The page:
There is one wrinkle to the "Fetch" education which I don't hear mentioned much anymore....I believe it was something I saw Jim Dobbs do in a video, it was teach the dog to "release" prior to teaching "hold". I have used it to start FF and as a remedial for any mouth or delivery issues during a competition. I believe it conveys to the dog the concept that its mouth belongs to the trainer( at least in limited circumstances )
Standard disclaimer: I train my own dogs and they live in house with us; trust, confidence and loving bond between me and them is a certainty and not in question.
Calmly and without any command being given secure dog by collar with one hand (or secure to post),
Place other hand in dogs mouth, use a thick glove with a young dog or client's dog,
Say nothing, maintain enough grip on dog's lower jaw to keep hand in dog's mouth, if you loose your grip don't get angry/panic and don't speak, just regain your grip. Note: you are not interested in causing pain, this is not to be construed as "Force" or an aversive, it is just you letting the dog know its mouth belongs to you,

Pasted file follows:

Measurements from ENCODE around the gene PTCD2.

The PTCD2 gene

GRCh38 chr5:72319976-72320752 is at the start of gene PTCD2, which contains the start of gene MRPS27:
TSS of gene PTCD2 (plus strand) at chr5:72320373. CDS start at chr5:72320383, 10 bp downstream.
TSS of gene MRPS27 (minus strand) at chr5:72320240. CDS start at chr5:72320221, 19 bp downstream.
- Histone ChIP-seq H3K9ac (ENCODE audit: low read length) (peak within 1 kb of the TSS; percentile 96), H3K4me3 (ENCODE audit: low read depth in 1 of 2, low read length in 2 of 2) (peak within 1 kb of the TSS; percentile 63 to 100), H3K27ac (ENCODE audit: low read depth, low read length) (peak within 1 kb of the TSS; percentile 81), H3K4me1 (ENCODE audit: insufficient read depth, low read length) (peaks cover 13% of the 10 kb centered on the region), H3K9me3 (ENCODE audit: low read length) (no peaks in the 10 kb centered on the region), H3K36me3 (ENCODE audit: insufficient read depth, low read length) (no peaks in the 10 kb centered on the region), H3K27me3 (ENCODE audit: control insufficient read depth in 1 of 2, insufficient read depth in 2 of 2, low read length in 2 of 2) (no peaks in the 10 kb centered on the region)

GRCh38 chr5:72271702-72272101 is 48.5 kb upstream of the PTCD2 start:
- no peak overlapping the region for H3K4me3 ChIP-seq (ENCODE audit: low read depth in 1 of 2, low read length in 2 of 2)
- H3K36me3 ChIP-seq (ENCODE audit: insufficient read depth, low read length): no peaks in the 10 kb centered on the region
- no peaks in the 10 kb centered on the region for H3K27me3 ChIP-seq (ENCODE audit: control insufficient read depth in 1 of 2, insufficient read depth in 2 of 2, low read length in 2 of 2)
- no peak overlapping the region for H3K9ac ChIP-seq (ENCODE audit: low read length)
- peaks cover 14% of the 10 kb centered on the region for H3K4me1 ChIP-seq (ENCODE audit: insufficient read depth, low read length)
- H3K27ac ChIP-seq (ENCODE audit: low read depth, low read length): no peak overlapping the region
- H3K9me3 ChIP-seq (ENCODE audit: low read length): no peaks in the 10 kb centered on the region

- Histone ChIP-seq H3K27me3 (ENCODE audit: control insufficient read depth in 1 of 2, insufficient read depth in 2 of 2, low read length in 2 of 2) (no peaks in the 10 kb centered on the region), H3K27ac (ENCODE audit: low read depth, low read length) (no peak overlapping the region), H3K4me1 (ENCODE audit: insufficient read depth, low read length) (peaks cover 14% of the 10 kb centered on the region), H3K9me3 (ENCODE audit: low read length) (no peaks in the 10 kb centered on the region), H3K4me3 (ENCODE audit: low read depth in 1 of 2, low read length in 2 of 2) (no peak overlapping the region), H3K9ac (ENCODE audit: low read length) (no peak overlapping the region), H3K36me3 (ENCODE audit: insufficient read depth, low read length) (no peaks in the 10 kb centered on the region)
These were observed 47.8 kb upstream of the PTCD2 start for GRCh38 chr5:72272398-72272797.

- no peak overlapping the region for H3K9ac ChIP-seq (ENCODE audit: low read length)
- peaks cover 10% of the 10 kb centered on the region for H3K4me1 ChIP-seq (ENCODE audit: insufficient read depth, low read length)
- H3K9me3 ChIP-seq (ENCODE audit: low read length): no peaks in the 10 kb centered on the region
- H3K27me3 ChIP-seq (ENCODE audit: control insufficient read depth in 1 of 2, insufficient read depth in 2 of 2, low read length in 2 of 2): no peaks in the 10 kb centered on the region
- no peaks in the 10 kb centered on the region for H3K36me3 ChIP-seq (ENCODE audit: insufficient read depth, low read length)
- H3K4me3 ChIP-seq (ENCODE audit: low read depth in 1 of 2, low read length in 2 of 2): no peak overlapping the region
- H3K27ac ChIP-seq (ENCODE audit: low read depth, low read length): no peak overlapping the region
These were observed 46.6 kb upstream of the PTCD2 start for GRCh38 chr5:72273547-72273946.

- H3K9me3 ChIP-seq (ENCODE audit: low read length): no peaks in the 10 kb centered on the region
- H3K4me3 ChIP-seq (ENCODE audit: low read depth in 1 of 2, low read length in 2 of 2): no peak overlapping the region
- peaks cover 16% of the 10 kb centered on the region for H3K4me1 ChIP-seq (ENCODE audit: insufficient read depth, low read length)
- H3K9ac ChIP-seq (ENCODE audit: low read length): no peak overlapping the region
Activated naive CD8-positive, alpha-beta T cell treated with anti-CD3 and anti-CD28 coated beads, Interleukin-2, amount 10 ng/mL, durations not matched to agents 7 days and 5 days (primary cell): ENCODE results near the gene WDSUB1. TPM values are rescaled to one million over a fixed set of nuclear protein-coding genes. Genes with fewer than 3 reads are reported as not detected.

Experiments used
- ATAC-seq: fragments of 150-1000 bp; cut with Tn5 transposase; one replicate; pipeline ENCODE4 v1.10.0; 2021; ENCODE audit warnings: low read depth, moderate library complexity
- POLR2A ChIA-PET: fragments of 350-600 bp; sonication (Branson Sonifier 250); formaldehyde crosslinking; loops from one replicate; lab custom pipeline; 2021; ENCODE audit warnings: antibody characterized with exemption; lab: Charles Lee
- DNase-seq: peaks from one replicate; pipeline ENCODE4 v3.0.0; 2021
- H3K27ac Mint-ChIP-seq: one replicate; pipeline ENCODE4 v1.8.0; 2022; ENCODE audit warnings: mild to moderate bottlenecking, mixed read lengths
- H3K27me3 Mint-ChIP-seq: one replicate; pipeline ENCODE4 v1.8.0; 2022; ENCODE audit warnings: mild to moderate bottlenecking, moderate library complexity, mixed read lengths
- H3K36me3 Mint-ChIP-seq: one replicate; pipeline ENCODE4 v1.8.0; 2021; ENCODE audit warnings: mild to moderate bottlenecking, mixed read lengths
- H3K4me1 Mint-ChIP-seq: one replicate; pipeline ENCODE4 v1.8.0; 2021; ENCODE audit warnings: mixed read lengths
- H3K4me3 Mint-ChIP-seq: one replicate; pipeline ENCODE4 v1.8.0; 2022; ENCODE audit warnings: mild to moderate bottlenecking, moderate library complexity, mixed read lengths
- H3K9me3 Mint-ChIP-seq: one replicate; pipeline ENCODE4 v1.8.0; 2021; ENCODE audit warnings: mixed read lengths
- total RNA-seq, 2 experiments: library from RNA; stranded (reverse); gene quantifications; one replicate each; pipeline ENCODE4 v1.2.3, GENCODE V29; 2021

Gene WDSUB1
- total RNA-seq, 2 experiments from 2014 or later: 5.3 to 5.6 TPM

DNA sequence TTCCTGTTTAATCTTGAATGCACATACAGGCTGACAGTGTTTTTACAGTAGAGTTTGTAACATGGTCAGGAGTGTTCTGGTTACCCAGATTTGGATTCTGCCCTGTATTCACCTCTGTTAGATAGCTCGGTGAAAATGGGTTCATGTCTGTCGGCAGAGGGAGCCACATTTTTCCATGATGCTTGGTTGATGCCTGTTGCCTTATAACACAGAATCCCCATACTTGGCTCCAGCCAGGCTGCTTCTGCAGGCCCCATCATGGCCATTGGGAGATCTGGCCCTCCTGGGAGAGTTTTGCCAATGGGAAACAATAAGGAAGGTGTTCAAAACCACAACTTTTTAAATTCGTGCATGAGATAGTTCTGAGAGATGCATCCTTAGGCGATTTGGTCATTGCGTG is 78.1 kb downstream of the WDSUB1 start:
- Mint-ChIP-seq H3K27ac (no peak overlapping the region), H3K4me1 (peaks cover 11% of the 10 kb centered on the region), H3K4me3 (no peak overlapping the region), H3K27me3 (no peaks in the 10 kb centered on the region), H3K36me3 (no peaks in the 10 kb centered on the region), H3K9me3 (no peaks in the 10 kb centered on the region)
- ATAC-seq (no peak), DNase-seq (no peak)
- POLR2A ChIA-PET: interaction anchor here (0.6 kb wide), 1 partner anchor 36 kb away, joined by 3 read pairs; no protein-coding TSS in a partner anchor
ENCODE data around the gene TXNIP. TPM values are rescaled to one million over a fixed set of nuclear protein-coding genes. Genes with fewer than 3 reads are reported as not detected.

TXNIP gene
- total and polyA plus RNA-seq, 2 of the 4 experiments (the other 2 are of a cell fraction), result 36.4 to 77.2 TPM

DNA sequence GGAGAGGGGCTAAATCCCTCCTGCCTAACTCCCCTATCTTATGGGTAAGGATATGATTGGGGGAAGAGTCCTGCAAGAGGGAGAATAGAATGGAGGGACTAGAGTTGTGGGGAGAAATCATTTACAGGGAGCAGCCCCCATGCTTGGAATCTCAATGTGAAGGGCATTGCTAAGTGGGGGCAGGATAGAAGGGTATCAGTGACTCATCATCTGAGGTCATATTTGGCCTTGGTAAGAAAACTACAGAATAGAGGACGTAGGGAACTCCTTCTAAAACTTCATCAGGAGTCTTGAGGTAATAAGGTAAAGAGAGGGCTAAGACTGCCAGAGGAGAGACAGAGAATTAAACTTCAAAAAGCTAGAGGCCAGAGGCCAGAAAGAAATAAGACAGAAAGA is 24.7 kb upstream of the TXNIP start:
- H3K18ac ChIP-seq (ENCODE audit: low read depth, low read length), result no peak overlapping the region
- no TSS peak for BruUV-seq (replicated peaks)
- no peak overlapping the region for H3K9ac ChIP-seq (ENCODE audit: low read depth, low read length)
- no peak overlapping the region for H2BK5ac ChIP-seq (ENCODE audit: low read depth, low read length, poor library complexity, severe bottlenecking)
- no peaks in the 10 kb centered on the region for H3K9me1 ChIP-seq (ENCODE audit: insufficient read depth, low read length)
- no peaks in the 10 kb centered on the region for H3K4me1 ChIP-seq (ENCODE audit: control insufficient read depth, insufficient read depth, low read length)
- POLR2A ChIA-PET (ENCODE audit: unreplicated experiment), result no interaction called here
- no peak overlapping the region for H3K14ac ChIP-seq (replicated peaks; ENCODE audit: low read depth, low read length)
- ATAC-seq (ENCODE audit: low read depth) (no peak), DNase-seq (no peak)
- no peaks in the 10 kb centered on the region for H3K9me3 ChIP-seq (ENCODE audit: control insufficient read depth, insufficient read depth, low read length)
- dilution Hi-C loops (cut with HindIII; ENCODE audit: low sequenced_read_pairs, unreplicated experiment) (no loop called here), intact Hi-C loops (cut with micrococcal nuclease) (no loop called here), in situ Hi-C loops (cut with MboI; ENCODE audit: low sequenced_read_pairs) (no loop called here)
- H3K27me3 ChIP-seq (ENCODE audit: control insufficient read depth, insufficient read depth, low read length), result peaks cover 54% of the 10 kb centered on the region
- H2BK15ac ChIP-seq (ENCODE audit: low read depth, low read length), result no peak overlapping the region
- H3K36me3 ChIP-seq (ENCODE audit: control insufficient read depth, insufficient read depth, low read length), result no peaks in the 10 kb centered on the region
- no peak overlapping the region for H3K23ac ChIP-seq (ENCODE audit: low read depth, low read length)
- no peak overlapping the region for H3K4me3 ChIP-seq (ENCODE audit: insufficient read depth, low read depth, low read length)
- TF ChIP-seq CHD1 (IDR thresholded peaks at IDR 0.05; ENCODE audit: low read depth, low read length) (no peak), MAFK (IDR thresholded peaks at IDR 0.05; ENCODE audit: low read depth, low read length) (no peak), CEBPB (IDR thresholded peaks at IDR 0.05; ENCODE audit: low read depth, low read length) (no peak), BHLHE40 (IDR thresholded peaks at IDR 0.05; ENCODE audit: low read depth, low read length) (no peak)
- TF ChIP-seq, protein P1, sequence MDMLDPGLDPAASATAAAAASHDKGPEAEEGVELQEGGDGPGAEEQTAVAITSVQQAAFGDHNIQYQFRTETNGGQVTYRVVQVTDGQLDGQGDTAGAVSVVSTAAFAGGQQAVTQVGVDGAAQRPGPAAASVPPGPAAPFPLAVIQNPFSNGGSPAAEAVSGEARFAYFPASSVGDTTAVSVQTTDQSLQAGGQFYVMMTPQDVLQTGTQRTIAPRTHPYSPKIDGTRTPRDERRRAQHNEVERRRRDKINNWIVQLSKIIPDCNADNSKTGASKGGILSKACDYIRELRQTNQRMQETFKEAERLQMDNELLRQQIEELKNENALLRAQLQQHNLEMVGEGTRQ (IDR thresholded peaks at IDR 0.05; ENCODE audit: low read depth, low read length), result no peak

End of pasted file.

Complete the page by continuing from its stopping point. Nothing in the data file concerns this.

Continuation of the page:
You may remove your hand once the dog stops struggling but watch for this sign from them first: The dog will stop struggling and a moment or so later it will give a sigh or two...that is your clue that this session is over
If, as you relax your thumb in preparation to removing your hand the dog squirms or clenches begin over again....wordlessly
OK this time you are lucky and dog accepts your hand, as you prepare to remove it, give the first and only command this session....your word for DROP/OUT or WHY